## Monday, March 8, 2010

### Sparse Least Squares Solver

I have a homework doing some monte carlo experiments of an autoregressive process of order 1, and I thought I would use it as an example to demonstrate the sparse least squares solver that Stefan committed to scipy revision 6251.

All mistakes are mine...

Given an AR(1) process

$y_{t}=.9y_{t-1} + .01\epsilon_{t} \newline \newline \text{where} \newline \newline \epsilon_{t} \sim \boldsymbol{\text{NID} }\left(0,1\right)$

We can estimate the following autoregressive coefficients.

In [1]: import numpy as np

In [2]: np.set_printoptions(threshold=25)

In [3]: np.random.seed(1)

In [4]: # make 1000 autoregressive series of length 100

In [5]: # y_0 = 0 by assumption

In [6]: samples = np.zeros((100,1000))

In [7]: for i in range(1,100):
...: error = np.random.randn(1,1000)
...: samples[i] = .9 * samples[i-1] + .01 * error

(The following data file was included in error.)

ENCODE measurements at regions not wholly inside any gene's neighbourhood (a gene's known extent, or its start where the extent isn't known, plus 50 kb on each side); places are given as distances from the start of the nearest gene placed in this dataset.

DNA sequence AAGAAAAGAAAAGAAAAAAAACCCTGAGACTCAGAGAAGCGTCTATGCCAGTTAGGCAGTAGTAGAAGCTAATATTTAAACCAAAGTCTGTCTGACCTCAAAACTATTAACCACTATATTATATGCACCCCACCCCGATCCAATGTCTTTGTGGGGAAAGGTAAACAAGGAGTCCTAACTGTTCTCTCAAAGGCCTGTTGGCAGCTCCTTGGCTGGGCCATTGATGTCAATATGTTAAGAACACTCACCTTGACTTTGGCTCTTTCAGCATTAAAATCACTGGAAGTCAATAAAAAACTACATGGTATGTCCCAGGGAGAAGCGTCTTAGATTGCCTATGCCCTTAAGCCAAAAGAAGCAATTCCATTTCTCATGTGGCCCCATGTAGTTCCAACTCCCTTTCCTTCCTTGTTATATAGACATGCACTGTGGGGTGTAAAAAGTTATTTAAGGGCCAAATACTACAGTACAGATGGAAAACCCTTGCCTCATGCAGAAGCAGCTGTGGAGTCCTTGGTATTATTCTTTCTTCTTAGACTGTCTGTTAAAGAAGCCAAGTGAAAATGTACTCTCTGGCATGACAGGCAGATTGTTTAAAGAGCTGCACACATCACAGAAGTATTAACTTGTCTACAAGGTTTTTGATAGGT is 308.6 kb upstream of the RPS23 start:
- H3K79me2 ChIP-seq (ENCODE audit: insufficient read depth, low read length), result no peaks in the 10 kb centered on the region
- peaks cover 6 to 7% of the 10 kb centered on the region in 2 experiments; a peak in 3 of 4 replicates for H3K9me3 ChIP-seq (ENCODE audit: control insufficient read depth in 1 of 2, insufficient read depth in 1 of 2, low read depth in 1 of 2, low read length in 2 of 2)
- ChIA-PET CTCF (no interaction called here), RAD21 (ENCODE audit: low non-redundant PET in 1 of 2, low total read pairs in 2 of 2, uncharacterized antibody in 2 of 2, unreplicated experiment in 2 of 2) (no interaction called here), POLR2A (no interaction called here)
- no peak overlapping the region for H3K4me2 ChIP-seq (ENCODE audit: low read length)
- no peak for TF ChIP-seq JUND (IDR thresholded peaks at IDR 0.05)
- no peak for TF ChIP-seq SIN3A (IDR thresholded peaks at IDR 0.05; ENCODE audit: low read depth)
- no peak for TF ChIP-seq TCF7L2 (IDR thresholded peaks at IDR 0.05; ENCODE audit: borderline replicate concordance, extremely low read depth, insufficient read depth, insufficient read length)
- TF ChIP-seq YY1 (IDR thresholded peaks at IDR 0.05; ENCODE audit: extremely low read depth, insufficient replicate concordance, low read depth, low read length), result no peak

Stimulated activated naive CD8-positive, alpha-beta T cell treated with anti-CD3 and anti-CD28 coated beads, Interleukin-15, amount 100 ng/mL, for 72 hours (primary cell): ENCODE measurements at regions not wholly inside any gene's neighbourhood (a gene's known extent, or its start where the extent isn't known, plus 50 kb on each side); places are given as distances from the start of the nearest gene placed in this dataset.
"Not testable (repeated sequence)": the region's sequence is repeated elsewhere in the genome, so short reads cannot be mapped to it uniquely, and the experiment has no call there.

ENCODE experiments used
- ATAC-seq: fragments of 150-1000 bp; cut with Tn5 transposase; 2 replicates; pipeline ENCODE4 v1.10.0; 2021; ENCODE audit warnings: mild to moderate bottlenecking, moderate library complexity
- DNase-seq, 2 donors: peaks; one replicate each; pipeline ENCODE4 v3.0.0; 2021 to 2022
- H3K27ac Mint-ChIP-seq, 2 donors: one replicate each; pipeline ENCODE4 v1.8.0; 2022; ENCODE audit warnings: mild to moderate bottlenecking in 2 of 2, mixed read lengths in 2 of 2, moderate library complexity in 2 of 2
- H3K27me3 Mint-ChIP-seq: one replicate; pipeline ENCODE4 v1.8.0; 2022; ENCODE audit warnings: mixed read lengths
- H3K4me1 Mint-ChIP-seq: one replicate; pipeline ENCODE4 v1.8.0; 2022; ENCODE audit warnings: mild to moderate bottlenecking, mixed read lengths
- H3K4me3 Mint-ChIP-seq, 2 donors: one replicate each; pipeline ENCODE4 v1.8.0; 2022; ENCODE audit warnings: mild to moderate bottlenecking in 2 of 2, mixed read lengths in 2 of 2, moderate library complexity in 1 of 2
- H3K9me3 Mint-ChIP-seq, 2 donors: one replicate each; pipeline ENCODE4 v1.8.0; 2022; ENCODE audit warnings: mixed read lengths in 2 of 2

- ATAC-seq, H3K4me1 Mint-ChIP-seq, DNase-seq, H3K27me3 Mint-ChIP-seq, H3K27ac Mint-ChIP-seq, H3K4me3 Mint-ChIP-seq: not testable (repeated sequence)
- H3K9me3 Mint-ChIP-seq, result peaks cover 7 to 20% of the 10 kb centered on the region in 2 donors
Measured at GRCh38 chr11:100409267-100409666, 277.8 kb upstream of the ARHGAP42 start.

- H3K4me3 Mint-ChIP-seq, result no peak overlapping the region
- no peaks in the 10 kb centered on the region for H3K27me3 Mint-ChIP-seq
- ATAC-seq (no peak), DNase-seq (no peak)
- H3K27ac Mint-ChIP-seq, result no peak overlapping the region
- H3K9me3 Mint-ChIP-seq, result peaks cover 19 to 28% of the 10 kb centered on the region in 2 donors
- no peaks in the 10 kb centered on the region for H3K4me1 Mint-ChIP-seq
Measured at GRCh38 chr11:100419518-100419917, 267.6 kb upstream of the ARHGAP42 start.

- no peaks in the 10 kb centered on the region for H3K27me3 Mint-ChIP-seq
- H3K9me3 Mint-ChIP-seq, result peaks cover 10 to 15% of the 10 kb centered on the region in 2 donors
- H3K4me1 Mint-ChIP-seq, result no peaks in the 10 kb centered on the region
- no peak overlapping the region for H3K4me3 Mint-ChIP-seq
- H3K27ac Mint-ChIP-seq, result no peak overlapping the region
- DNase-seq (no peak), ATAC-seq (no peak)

...:

In [8]: from scipy import sparse

In [9]: from scipy.sparse import linalg as spla

In [10]: # make block diagonal sparse matrix of y_t-1

In [11]: # recommended to build as a linked list

In [12]: spX = sparse.lil_matrix((99*1000,1000))

In [13]: for i in range(1000):
....: spX[i*99:(i+1)*99,i] = samples[:-1,i][:,None]
....:

In [14]: spX = spX.tocsr() # convert it to csr for performance

In [15]: # do the least squares

In [16]: retval = spla.isolve.lsqr(spX, samples[1:,:].ravel('F'), calc_var=True)
In [17]: retval[0]
Out[17]:
array([ 0.88347438, 0.8474124 , 0.85282674, ..., 0.91019165,
0.89698465, 0.76895806])

I'm curious if there's any downside to using sparse least squares whenever the RHS of a least squares can be written in block diagonal form.